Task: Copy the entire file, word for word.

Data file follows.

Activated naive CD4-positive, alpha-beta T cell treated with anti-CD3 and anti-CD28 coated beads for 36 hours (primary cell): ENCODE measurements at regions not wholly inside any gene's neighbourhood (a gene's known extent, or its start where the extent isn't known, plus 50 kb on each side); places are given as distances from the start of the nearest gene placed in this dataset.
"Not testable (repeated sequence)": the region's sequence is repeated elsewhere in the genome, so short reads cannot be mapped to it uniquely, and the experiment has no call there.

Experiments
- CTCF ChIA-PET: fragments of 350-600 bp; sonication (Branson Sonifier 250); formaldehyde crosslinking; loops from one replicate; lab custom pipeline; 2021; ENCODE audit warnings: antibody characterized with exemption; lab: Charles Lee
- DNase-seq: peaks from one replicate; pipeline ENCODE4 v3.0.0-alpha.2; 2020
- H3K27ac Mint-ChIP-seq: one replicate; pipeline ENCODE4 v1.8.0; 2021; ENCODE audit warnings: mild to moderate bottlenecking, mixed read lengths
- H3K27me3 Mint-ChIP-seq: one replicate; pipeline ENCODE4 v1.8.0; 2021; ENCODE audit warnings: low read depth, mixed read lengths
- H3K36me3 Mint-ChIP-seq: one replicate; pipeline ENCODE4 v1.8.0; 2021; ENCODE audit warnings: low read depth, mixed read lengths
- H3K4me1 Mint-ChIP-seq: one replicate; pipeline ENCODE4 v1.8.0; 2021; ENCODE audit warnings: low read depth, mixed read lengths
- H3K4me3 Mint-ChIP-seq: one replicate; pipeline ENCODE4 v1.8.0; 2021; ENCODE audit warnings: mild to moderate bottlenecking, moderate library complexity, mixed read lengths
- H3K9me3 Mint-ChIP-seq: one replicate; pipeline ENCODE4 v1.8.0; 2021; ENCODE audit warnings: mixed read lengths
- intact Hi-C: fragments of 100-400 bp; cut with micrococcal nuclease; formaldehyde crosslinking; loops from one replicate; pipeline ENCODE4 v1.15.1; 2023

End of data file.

Activated naive CD4-positive, alpha-beta T cell treated with anti-CD3 and anti-CD28 coated beads for 36 hours (primary cell): ENCODE measurements at regions not wholly inside any gene's neighbourhood (a gene's known extent, or its start where the extent isn't known, plus 50 kb on each side); places are given as distances from the start of the nearest gene placed in this dataset.
"Not testable (repeated sequence)": the region's sequence is repeated elsewhere in the genome, so short reads cannot be mapped to it uniquely, and the experiment has no call there.

Experiments
- CTCF ChIA-PET: fragments of 350-600 bp; sonication (Branson Sonifier 250); formaldehyde crosslinking; loops from one replicate; lab custom pipeline; 2021; ENCODE audit warnings: antibody characterized with exemption; lab: Charles Lee
- DNase-seq: peaks from one replicate; pipeline ENCODE4 v3.0.0-alpha.2; 2020
- H3K27ac Mint-ChIP-seq: one replicate; pipeline ENCODE4 v1.8.0; 2021; ENCODE audit warnings: mild to moderate bottlenecking, mixed read lengths
- H3K27me3 Mint-ChIP-seq: one replicate; pipeline ENCODE4 v1.8.0; 2021; ENCODE audit warnings: low read depth, mixed read lengths
- H3K36me3 Mint-ChIP-seq: one replicate; pipeline ENCODE4 v1.8.0; 2021; ENCODE audit warnings: low read depth, mixed read lengths
- H3K4me1 Mint-ChIP-seq: one replicate; pipeline ENCODE4 v1.8.0; 2021; ENCODE audit warnings: low read depth, mixed read lengths
- H3K4me3 Mint-ChIP-seq: one replicate; pipeline ENCODE4 v1.8.0; 2021; ENCODE audit warnings: mild to moderate bottlenecking, moderate library complexity, mixed read lengths
- H3K9me3 Mint-ChIP-seq: one replicate; pipeline ENCODE4 v1.8.0; 2021; ENCODE audit warnings: mixed read lengths
- intact Hi-C: fragments of 100-400 bp; cut with micrococcal nuclease; formaldehyde crosslinking; loops from one replicate; pipeline ENCODE4 v1.15.1; 2023